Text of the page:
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Expropriation without compensation: This is how the Constitution could be amended

2019-11-07 06:23

Jan Gerber

News 24

There are currently three proposals on how to amend Section 25 of the Constitution to allow expropriation of land without compensation – two from Parliament’s legal unit and one from the EFF.

The ad hoc committee tasked with amending Section 25 met on Wednesday for what committee chairperson Mathole Motshekga termed a “constitutional dialogue on land ownership”, chaired by former Constitutional Court judge and current inspecting judge of correctional services Johann van der Westhuizen.

Several stakeholders from the public sector had an opportunity to air their views.

Advocate Charmaine van der Merwe of Parliament’s legal services presented two options the unit had drafted on how Section 25 could be amended.

The first option she presented proposed amendments to subsections (2)(b) and (3) of Section 25 to read as follows:

(2)(b) subject to compensation, the amount of which and the time and manner of payment of which have either been agreed to by those affected or decided or approved by a court: Provided that a court may determine that no compensation is payable in the event of expropriation of land for the purposes of land reform…

(3) Where compensation is payable, the amount of the compensation and the time and manner of payment must be just and equitable, reflecting an equitable balance between the public interest and the interests of those affected, having regard to all relevant circumstances.

These subsections currently read as follows:

(2) Property may be expropriated only in terms of a law of general application;

(a) for a public purpose or in the public interest; and subject to compensation, the amount of which and the time and manner of payment of which have either been agreed to by those affected or decided or approved by a court.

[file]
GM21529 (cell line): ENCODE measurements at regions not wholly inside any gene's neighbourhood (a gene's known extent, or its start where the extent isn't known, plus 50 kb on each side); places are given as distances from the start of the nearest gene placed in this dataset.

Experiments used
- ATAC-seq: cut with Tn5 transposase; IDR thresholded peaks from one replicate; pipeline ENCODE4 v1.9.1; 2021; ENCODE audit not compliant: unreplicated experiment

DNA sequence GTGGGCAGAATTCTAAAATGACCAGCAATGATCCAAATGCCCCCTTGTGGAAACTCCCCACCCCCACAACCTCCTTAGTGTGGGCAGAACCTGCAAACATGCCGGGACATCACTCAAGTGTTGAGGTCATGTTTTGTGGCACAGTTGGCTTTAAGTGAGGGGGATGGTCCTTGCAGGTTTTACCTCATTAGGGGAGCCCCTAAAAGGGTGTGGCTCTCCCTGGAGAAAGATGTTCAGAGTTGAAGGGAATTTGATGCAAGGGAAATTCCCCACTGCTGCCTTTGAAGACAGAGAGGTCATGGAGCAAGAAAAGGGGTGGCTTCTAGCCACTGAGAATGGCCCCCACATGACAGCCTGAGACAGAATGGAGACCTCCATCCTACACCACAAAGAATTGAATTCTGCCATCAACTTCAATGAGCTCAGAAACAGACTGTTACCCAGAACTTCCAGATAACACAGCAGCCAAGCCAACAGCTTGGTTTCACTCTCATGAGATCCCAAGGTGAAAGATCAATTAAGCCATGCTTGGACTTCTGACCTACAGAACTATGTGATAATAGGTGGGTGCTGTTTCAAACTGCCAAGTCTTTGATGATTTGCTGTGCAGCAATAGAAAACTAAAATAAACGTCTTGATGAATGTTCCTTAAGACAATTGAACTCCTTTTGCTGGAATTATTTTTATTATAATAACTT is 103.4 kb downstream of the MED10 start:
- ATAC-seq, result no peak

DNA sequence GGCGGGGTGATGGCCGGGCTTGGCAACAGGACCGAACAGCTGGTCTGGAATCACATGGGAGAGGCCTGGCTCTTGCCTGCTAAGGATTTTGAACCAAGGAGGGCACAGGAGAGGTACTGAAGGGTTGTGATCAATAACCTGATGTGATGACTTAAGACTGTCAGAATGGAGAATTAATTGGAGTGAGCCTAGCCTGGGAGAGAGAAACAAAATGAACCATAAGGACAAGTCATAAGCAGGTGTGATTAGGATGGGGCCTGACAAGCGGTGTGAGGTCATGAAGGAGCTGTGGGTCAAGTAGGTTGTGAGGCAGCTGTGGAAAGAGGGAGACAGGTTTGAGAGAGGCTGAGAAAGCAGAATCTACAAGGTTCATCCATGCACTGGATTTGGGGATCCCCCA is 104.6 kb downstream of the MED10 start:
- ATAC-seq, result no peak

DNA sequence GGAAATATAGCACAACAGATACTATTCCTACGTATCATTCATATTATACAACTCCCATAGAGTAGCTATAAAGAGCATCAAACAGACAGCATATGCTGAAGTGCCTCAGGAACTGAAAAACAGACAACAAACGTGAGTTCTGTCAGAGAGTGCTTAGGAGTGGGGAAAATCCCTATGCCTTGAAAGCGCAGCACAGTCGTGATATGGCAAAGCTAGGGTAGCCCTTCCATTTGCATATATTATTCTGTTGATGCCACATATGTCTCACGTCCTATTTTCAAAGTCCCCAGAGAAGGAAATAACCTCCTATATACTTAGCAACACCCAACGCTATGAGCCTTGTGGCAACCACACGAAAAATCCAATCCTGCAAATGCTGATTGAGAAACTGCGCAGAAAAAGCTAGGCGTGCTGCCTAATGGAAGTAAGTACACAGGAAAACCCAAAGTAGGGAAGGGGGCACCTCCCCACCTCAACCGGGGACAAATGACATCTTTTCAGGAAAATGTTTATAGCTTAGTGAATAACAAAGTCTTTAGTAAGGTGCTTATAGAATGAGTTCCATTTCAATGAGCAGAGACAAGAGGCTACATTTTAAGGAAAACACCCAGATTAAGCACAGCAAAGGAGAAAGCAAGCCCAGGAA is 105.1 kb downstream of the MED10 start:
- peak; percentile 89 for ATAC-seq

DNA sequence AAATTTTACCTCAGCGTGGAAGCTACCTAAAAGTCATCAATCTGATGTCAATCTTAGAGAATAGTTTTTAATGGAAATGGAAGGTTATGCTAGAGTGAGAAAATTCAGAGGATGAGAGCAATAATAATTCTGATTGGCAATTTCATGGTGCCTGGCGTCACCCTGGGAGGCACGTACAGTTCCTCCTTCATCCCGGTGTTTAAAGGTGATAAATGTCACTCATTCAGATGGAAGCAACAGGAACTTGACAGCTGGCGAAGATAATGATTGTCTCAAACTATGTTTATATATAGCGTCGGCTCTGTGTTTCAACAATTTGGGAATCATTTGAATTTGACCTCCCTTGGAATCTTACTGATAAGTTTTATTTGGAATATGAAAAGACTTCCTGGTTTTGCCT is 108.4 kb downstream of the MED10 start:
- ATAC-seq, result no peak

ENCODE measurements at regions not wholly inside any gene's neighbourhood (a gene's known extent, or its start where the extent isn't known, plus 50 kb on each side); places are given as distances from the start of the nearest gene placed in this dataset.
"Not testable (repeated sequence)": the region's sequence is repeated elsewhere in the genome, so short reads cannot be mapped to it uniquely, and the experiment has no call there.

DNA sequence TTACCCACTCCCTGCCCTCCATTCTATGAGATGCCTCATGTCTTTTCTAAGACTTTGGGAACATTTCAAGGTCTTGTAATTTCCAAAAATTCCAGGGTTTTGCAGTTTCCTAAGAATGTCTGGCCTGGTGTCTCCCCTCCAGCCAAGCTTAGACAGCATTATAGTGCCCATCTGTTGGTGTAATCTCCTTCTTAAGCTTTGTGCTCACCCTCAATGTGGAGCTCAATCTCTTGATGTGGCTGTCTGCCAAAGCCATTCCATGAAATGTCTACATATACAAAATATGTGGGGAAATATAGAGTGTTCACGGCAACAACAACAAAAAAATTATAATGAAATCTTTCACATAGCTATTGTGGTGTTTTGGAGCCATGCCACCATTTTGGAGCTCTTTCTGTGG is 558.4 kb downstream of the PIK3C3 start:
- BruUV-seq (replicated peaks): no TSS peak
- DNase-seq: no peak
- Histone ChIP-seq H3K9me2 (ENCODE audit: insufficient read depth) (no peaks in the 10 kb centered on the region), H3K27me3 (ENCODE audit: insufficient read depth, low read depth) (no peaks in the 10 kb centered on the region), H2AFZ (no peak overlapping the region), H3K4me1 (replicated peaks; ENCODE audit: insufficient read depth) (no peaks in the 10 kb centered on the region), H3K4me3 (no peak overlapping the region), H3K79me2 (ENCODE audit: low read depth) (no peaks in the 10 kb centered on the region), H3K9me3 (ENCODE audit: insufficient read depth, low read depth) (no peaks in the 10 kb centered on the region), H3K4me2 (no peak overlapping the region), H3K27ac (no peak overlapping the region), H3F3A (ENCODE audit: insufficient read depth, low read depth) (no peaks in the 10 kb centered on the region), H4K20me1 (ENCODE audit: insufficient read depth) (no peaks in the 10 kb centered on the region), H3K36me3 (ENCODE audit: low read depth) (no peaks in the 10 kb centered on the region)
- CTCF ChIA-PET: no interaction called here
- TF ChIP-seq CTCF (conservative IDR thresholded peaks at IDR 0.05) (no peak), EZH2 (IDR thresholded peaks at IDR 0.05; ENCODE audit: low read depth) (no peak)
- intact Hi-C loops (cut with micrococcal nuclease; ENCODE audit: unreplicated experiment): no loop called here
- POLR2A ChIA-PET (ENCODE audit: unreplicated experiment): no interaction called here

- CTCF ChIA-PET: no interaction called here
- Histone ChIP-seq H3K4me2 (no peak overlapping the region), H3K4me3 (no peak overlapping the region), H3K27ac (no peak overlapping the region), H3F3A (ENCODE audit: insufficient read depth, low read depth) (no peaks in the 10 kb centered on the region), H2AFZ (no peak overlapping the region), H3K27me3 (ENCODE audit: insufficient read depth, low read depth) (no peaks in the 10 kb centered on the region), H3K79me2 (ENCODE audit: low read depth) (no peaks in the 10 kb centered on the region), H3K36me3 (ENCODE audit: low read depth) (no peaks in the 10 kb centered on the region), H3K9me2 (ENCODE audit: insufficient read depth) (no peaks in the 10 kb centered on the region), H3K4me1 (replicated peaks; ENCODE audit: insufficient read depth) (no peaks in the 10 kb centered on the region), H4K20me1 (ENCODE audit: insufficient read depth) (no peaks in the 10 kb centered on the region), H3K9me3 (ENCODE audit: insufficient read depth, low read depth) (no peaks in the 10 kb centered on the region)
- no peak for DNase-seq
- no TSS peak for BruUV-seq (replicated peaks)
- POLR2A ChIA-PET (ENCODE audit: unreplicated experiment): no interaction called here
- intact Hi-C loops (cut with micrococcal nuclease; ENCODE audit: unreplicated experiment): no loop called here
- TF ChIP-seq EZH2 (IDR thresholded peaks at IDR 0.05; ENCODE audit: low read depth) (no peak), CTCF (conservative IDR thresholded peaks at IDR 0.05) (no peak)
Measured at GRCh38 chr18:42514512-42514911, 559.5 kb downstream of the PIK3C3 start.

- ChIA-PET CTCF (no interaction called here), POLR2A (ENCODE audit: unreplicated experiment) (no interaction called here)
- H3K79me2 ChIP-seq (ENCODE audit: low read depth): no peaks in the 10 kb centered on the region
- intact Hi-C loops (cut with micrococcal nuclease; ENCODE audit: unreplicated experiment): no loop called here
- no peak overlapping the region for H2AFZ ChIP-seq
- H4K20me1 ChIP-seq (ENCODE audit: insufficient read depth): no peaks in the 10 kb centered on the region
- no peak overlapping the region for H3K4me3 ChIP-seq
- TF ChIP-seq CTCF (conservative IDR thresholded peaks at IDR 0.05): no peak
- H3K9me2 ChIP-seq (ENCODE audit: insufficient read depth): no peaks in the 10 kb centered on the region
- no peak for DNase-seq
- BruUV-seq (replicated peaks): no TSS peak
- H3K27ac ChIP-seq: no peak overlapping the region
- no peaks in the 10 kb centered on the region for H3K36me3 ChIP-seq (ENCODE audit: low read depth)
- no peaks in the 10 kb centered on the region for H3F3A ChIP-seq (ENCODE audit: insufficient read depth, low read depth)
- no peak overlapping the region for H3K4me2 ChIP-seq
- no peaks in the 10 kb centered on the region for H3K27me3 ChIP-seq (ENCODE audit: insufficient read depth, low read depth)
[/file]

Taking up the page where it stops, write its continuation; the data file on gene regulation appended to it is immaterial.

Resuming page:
(3) The amount of the compensation and the time and manner of payment must be just and equitable, reflecting an equitable balance between the public interest and the interests of those affected, having regard to all relevant circumstances, including:

(a) the current use of the property; (b) the history of the acquisition and use of the property; (c) the market value of the property; (d) the extent of direct state investment and subsidy in the acquisition and beneficial capital improvement of the property; and the purpose of the expropriation.

The second option involves the inclusion of a further subclause, which read:”(4A) Notwithstanding the requirement for compensation contemplated in subsections (2), (3) and (4), land may be expropriated without the payment of any compensation as a legitimate option for land reform in order to redress the results of past racial discrimination.”

In both cases, she also recommends that the following subclause be written into Section 25: “National legislation must set out the circumstances under which property may be expropriated without the payment of compensation.”

EFF chief whip Floyd Shivambu proposed the following amendment to Section 25:

“(1) The state, including Parliament, executive and judiciary carry an obligation to redress imbalances of the past through enactment of laws that will achieve redress and equitably redistribute all resources.

(2) Property may be expropriated without compensation (a) only in terms of a law of general application; (b) for a public purpose or in the public interest.

(3) The state should be custodian of all South Africa’s natural resources, inclusive of land, mineral resources and water, and relevant legislation should be passed to clearly define and contextualise state custodianship of natural resources.”

The committee will deliberate on these options next week. It is envisaged that a draft bill will be published by November 27. Thereafter it will go through the normal public participation process.

The committee expects to finish its work by March 31, 2020.

Last year, both houses of Parliament resolved that Section 25 should be amended to make explicit which is implicit in the Constitution to allow expropriation without compensation. This, on the recommendation of the joint constitutional review committee, which went on a vast public participation process.

The question before the ad hoc committee is therefore not whether the Constitution should be amended to allow expropriation without compensation, but to draft a bill that amends the section.